Maintaining Mobility in Later Years: The Importance of Proper Gait Mechanics


Gait Mechanics - Exercise


Why Proper Gait Mechanics Matter

As we age, it’s natural for our bodies to experience changes that can affect the way we move. For older adults, these changes can include a loss of leg strength and coordination, as well as a loss of flexibility in the hips and spine. These gait deviations can lead to a shuffling or stiff gait and can increase the risk of falls and related injuries. However, with the right approach, older adults can improve their gait mechanics and maintain their mobility well into their later years.

Falls are a major concern for older adults, as they can lead to serious injuries such as broken bones, head trauma, and even death. In fact, according to the Centers for Disease Control and Prevention (CDC), falls are the leading cause of injury-related deaths among older adults, and older adults who fall are also at increased risk of reduced mobility, as well as loss of independence. Poor gait mechanics, specifically, are a contributing factor to falls in older adults but can be improved with the right approach.

Read this blog for information about what makes up our balance and how to prevent falls.

What are the Common Deviations in Gait Mechanics

One of the most common gait deviations seen in older adults is a loss of leg strength and coordination, resulting in a shuffling gait, where the feet are dragged along the ground rather than lifted and placed down with each step. This type of gait can increase the risk of tripping and falling, and may also lead to knee and ankle pain.

To prevent this, older adults should engage in regular exercises that focus on leg strength, balance and coordination. Activities such as tai chi, yoga or even simple leg exercises at home can improve leg strength and coordination, which can help to reduce the risk of falls.

Another common gait deviation seen in older adults is a loss of flexibility in the hips and spine, which can cause a rigid or “stiff” gait. This type of gait can also increase the risk of falls and may cause pain in the hips and lower back. To improve this, older adults should include exercises that increase the flexibility of the hips and spine. Stretching exercises and activities such as yoga and Pilates can help to improve flexibility and reduce the risk of falls.

In addition to increasing the risk of falls, poor gait mechanics can also lead to other problems, such as:

  • Musculoskeletal pain in the hips, knees, ankles, and feet
  • Fatigue, as walking may become more energy-consuming
  • Decreased mobility, due to the difficulty or pain caused by poor gait mechanics
  • Decreased confidence, due to fear of falling and physical limitations.

How Can I Improve My Gait Mechanics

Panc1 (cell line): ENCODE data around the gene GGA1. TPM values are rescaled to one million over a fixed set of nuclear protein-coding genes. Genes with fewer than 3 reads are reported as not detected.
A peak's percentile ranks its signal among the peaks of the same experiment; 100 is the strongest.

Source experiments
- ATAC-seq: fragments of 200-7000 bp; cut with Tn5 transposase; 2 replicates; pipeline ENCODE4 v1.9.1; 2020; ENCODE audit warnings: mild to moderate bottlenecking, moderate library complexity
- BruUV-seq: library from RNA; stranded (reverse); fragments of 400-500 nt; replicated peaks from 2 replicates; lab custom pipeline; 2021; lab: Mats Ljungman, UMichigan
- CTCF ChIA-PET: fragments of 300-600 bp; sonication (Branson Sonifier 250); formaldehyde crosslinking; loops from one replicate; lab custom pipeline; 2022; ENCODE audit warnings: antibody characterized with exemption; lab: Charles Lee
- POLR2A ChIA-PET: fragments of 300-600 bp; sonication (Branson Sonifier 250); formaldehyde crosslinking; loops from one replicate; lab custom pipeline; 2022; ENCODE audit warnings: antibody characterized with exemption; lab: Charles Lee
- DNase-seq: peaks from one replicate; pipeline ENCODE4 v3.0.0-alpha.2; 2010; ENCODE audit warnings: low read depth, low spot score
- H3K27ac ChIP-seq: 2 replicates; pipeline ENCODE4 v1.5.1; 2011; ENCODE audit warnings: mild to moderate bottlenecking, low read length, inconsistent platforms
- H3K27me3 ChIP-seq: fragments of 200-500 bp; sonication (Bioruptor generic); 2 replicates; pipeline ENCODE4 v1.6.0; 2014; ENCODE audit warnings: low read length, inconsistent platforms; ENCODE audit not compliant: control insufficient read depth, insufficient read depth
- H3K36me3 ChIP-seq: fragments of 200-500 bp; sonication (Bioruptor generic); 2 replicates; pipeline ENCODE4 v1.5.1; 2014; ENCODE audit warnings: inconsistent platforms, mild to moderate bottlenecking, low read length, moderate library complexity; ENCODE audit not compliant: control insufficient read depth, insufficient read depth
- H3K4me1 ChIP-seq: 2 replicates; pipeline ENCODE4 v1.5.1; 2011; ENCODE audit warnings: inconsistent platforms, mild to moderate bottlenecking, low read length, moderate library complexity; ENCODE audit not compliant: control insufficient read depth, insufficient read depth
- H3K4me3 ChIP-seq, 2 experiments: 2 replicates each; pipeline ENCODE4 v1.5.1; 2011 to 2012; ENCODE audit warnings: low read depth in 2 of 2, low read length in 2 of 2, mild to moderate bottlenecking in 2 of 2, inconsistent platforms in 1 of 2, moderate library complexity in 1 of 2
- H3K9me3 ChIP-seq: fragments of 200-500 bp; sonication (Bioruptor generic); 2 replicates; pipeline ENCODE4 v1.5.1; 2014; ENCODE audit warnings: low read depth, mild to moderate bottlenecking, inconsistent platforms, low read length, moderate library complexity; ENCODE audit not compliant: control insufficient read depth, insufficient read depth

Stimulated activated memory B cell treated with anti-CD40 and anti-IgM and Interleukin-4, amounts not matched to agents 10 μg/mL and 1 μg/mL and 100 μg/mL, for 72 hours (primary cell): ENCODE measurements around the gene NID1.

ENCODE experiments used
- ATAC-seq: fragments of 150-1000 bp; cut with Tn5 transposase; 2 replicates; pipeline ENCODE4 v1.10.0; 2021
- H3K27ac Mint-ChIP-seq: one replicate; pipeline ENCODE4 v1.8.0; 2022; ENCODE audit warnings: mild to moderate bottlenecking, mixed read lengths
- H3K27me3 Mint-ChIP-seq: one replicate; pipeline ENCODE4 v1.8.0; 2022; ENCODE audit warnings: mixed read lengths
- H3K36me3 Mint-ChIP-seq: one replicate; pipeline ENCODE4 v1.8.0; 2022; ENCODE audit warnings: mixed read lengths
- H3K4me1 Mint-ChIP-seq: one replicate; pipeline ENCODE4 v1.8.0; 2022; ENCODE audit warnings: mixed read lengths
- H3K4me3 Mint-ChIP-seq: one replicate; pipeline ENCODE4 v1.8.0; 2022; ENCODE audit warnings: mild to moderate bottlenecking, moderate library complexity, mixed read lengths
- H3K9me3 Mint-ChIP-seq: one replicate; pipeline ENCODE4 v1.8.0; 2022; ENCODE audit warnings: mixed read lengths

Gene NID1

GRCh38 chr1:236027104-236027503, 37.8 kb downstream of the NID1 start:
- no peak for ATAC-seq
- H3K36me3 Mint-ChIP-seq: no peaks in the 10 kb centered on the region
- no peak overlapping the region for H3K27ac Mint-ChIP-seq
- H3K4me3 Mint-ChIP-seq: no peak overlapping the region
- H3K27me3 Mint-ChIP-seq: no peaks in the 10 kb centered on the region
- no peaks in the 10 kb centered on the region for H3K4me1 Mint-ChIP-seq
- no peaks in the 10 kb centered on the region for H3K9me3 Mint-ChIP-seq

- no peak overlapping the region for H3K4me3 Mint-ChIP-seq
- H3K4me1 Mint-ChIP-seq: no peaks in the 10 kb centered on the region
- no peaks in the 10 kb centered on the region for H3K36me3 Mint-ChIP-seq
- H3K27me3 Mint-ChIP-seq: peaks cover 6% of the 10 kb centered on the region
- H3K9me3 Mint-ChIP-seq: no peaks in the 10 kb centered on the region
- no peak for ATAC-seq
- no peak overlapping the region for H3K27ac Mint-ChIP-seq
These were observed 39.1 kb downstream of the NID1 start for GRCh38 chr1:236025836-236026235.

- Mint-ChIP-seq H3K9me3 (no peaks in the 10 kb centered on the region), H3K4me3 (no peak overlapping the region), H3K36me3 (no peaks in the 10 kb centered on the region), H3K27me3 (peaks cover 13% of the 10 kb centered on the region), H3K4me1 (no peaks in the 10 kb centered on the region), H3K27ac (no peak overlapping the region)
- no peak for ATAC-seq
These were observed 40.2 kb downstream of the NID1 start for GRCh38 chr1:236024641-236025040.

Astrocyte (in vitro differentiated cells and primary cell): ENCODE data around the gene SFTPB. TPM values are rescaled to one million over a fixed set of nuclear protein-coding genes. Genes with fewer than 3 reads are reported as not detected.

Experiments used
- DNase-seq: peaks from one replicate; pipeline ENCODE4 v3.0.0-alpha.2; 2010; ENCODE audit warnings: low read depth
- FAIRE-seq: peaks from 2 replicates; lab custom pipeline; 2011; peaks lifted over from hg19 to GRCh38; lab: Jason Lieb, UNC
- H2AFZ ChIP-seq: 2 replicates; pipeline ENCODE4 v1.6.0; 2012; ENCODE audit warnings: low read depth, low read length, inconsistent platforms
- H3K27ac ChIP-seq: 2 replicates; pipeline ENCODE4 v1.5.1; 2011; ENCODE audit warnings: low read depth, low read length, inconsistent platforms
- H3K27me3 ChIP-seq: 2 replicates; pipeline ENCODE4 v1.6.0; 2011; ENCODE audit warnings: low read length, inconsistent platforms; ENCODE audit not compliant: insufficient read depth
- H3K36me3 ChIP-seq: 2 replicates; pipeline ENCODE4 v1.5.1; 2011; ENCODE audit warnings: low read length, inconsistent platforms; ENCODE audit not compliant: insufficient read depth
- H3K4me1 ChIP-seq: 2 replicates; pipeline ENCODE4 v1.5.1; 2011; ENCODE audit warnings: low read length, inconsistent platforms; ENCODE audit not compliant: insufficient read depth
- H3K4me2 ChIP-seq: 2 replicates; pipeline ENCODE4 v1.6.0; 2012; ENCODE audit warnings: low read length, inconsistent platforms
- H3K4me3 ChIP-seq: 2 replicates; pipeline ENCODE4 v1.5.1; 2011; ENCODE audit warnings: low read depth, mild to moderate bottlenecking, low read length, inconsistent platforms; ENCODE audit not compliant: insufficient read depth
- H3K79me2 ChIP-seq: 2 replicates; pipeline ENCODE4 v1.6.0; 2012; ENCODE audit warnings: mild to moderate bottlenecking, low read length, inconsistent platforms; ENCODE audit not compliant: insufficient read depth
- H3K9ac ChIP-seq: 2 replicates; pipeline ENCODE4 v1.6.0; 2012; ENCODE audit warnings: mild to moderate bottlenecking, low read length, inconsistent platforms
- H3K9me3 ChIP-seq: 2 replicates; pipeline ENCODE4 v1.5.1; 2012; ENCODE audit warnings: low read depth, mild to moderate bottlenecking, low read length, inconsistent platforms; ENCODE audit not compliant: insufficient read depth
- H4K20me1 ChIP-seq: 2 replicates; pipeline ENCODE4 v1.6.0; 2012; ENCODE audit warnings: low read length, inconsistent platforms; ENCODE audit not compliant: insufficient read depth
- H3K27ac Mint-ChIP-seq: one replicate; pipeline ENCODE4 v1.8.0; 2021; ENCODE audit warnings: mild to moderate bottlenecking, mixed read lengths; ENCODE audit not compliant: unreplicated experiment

Physical therapy can play a crucial role in improving gait mechanics in older adults. A physical therapist can evaluate an older adult’s gait mechanics, identify areas of weakness or imbalance, and then develop an individualized exercise program to address those issues.

One specific type of physical therapy that can be beneficial is the use of Body Weight Support Treadmill Training (BWSTT) systems. These systems are designed to help individuals with gait impairments by providing support and allowing them to practice walking with reduced impact on their joints. BWSTT systems can be especially useful for older adults with joint pain, as they can help to reduce pain while improving gait mechanics.

Additionally, a physical therapist may also include specific resistance exercises to target the muscles used during gait. These exercises can include calf raises, squats, and lunges which are effective in strengthening the legs and improving overall balance. These exercises can also be modified for those with joint pain, such as using a chair for support or using lighter weights to avoid overloading the joints.

Incorporating proper resistance exercises, combined with the use of assistive devices like BWSTT systems and targeted physical therapy, can help older adults to improve their gait mechanics and reduce their risk of falls and related injuries, leading to improved mobility, independence, and quality of life. Physical therapists can also teach proper form and technique, giving the older adult the knowledge to continue their therapy in a home setting.

In addition to exercise and physical therapy, there are also assistive devices that can be used to improve gait mechanics and reduce the risk of falls. Canes, walkers and other mobility aids can help to provide additional support and stability, making it easier for older adults to walk safely. Additionally, wearable technologies such as gait analysis systems can provide real-time feedback on gait mechanics, allowing older adults to monitor their gait and make adjustments as needed.

In conclusion, proper gait mechanics are crucial for maintaining mobility and independence in older adults. Poor gait mechanics



Nick Hunter, PT, DPT

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